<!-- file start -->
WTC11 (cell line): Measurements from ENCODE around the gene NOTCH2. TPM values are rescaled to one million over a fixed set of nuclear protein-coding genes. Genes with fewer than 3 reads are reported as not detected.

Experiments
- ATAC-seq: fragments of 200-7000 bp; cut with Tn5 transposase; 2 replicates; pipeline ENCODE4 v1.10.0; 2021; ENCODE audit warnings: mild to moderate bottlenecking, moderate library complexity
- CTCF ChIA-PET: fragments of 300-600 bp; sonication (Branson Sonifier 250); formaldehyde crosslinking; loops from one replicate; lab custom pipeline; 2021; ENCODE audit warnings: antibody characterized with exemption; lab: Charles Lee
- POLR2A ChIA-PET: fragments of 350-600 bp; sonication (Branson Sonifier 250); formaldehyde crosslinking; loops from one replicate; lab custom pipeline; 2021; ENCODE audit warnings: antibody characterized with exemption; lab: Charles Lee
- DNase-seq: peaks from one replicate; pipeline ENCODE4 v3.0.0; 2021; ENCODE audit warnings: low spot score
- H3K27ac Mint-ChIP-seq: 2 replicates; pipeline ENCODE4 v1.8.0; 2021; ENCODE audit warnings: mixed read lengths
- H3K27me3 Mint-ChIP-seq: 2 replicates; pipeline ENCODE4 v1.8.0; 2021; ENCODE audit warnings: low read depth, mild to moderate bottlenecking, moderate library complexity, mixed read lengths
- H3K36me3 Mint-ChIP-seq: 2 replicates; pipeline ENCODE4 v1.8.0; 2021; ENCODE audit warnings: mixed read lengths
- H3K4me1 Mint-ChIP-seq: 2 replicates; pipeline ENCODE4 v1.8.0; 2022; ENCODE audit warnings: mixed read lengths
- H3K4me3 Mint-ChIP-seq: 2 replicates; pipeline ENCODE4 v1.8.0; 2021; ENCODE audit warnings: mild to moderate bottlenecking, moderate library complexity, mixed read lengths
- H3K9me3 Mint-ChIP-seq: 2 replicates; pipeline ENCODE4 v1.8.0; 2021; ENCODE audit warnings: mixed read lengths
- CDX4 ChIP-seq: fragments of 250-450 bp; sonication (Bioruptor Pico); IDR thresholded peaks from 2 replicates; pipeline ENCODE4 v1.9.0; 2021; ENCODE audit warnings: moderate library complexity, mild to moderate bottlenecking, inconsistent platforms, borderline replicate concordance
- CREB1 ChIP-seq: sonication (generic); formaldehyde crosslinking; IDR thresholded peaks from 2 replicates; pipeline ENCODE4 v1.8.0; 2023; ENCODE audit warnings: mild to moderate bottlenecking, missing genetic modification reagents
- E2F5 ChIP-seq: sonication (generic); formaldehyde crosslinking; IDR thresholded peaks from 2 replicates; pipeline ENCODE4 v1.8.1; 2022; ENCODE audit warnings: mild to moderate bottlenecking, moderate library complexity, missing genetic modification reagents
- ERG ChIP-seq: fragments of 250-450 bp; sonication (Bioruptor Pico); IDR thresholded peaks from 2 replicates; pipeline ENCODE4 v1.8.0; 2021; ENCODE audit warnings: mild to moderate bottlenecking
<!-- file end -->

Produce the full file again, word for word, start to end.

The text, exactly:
WTC11 (cell line): Measurements from ENCODE around the gene NOTCH2. TPM values are rescaled to one million over a fixed set of nuclear protein-coding genes. Genes with fewer than 3 reads are reported as not detected.

Experiments
- ATAC-seq: fragments of 200-7000 bp; cut with Tn5 transposase; 2 replicates; pipeline ENCODE4 v1.10.0; 2021; ENCODE audit warnings: mild to moderate bottlenecking, moderate library complexity
- CTCF ChIA-PET: fragments of 300-600 bp; sonication (Branson Sonifier 250); formaldehyde crosslinking; loops from one replicate; lab custom pipeline; 2021; ENCODE audit warnings: antibody characterized with exemption; lab: Charles Lee
- POLR2A ChIA-PET: fragments of 350-600 bp; sonication (Branson Sonifier 250); formaldehyde crosslinking; loops from one replicate; lab custom pipeline; 2021; ENCODE audit warnings: antibody characterized with exemption; lab: Charles Lee
- DNase-seq: peaks from one replicate; pipeline ENCODE4 v3.0.0; 2021; ENCODE audit warnings: low spot score
- H3K27ac Mint-ChIP-seq: 2 replicates; pipeline ENCODE4 v1.8.0; 2021; ENCODE audit warnings: mixed read lengths
- H3K27me3 Mint-ChIP-seq: 2 replicates; pipeline ENCODE4 v1.8.0; 2021; ENCODE audit warnings: low read depth, mild to moderate bottlenecking, moderate library complexity, mixed read lengths
- H3K36me3 Mint-ChIP-seq: 2 replicates; pipeline ENCODE4 v1.8.0; 2021; ENCODE audit warnings: mixed read lengths
- H3K4me1 Mint-ChIP-seq: 2 replicates; pipeline ENCODE4 v1.8.0; 2022; ENCODE audit warnings: mixed read lengths
- H3K4me3 Mint-ChIP-seq: 2 replicates; pipeline ENCODE4 v1.8.0; 2021; ENCODE audit warnings: mild to moderate bottlenecking, moderate library complexity, mixed read lengths
- H3K9me3 Mint-ChIP-seq: 2 replicates; pipeline ENCODE4 v1.8.0; 2021; ENCODE audit warnings: mixed read lengths
- CDX4 ChIP-seq: fragments of 250-450 bp; sonication (Bioruptor Pico); IDR thresholded peaks from 2 replicates; pipeline ENCODE4 v1.9.0; 2021; ENCODE audit warnings: moderate library complexity, mild to moderate bottlenecking, inconsistent platforms, borderline replicate concordance
- CREB1 ChIP-seq: sonication (generic); formaldehyde crosslinking; IDR thresholded peaks from 2 replicates; pipeline ENCODE4 v1.8.0; 2023; ENCODE audit warnings: mild to moderate bottlenecking, missing genetic modification reagents
- E2F5 ChIP-seq: sonication (generic); formaldehyde crosslinking; IDR thresholded peaks from 2 replicates; pipeline ENCODE4 v1.8.1; 2022; ENCODE audit warnings: mild to moderate bottlenecking, moderate library complexity, missing genetic modification reagents
- ERG ChIP-seq: fragments of 250-450 bp; sonication (Bioruptor Pico); IDR thresholded peaks from 2 replicates; pipeline ENCODE4 v1.8.0; 2021; ENCODE audit warnings: mild to moderate bottlenecking